Advocates are Calling for “One Fair Wage.” So What is it?


The minimum wage in Pennsylvania is $7.25 per hour, the lowest permitted by federal law.  Since minimum wage employees working full-time and year-round in Pennsylvania earn just $14,500 per year, a single parent with two children working full-time still falls $4,000 below the federal poverty line.

Recently, we told you five reasons we need to raise the minimum wage in Pennsylvania, and why it’s a woman’s issue. Last week, Governor Wolf called for the Pennsylvania Legislature to stop blocking minimum-wage bills when he signed an executive order to raise the pay of certain state employees to $10.15 per hour. But advocates are not just calling to raise the hourly rate; they are calling for one fair wage.

So what does that mean?

One Fair Wage means raising the minimum wage & eliminating subminimum wage.

One Fair Wage means raising the minimum wage & eliminating subminimum wage.

“One fair wage” is the next step in the fight for fair payment. Led by Restaurant Opportunities Center United (ROC United), the One Fair Wage campaign calls for the elimination of the two-tiered wage system; specifically, it seeks to abolish the subminimum wage, sometimes called the tipped wage.

The subminimum wage in Pennsylvania is $2.83 per hour. In theory, workers who earn $2.83 per hour and otherwise rely on tips earn at least $7.25 per hour, due to laws that require an employer to “top off” employee pay by making up the difference when they come up short. In reality, it is difficult to enforce compliance. In fact, failure to “top off” the pay of tipped workers so it meets the minimum is a common form of wage theft, which is rampant in Pennsylvania.

From ROC United’s fact sheet on One Fair Wage:

  • Due to the lobbying power of the National Restaurant Association and Fortune 500 restaurant corporations, the restaurant industry is one of the only industries that gets away, in 43 states, with not paying the great majority of its workers — servers, bussers, hosts, bartenders — at least the minimum wage.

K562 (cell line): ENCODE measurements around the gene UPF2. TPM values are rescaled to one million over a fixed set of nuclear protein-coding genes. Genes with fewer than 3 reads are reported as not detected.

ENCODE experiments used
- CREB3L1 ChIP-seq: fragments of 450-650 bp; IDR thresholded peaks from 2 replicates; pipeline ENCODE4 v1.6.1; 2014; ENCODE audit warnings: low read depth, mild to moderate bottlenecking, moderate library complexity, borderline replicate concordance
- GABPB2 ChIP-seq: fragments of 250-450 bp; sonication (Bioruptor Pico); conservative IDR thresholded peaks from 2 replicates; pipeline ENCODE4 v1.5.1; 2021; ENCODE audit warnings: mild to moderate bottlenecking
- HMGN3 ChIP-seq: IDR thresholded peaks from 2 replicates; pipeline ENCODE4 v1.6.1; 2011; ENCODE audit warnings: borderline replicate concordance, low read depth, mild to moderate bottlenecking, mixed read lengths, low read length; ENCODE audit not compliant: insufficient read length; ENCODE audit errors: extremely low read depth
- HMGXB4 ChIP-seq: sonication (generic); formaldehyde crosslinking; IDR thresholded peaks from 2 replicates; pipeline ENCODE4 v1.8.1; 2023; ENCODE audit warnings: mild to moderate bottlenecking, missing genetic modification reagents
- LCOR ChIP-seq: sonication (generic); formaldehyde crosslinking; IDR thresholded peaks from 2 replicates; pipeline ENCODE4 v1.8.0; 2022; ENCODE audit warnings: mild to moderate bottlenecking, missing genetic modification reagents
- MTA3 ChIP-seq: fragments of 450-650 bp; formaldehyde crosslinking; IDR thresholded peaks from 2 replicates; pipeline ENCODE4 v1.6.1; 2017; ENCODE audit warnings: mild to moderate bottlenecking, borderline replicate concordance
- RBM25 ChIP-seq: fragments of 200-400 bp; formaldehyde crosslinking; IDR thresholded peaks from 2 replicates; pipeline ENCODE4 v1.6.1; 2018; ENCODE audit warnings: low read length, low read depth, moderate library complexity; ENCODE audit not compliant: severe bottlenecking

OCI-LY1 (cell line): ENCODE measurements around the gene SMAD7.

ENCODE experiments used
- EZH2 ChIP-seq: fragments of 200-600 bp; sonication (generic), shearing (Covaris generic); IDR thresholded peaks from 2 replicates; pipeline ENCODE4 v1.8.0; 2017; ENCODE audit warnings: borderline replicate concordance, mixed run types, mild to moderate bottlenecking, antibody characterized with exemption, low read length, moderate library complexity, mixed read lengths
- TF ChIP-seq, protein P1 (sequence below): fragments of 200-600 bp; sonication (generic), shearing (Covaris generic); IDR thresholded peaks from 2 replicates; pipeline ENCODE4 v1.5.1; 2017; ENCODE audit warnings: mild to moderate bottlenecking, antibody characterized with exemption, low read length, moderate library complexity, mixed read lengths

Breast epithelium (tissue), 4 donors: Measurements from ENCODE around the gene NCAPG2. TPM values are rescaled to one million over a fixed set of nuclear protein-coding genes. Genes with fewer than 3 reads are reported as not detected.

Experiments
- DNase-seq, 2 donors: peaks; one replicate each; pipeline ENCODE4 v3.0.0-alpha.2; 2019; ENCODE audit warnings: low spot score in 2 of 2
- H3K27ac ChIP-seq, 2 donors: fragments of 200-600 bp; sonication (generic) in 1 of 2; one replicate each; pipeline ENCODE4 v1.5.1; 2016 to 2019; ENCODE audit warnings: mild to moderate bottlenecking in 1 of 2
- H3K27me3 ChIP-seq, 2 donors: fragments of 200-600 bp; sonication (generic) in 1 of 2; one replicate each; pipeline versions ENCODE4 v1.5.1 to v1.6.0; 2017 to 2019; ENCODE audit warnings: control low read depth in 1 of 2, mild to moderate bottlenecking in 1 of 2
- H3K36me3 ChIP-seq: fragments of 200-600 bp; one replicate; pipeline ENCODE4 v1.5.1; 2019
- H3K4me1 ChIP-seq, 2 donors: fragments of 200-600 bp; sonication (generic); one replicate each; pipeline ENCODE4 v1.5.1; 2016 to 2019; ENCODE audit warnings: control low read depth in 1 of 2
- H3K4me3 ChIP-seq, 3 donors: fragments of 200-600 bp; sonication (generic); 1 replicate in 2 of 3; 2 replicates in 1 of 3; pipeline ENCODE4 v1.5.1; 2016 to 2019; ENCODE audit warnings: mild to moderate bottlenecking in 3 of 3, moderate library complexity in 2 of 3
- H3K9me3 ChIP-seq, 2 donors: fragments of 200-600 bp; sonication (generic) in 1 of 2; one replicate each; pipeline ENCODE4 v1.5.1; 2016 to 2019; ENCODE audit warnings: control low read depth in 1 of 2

• The restaurant industry includes 7 of the 10 lowest paying jobs in the country. In fact, servers are twice as likely to need food stamps than the rest of the US workforce, and three times as likely to live in poverty.
  • Seventy percent of servers are women. Since a living base wage is not guaranteed, and women are instead forced to depend on tips, they frequently have to put up with sexual harassment from customers, co-workers, and management. The EEOC has targeted the restaurant industry as the single largest source of sexual harassment charges filed by women with a rate FIVE TIMES higher than any other industry.


At noon today, ROC United and allies will host a press conference at the Capitol in Harrisburg, in part as a counter-protest to the Pennsylvania Restaurant and Lodging Association’s annual lobbying day. They will call on Pennsylvania lawmakers to raise the minimum wage to at least $10.10 per hour, but to also eliminate the subminimum wage by implementing one fair wage.

“For nearly the past three decades, the PRLA has descended upon the Pennsylvania State Capitol with an army of business owners, lobbyists, and money in an effort to further crush working standards in the restaurant industry,” said ROC United Co-Founder and Co-Director, Saru Jayaraman. “As a result, the minimum wage in Pennsylvania has been raised only once in the last decade; paid sick days legislation has never even made it out of committee; wage theft legislation is nonexistent; and the tipped minimum wage has been frozen for nearly two decades. Enough is enough.”

It’s important to note that eliminating the subminimum wage is not the same thing as banning tipping. So far, seven states have implemented one fair wage. In the wake of eliminating the subminimum wage, states such as California actually enjoy higher rates of tipping than states that still enable employers to avoid paying certain employees, according to Jayaraman, who is also the author of Forked: A New Standard for American Dining.

Advocates and workers are hosting One Fair Wage rallies and marches all over the state of Pennsylvania all week. Click here find an event near you.

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The Women’s Law Project is the only public interest law center in Pennsylvania devoted to advancing the rights of women and girls.






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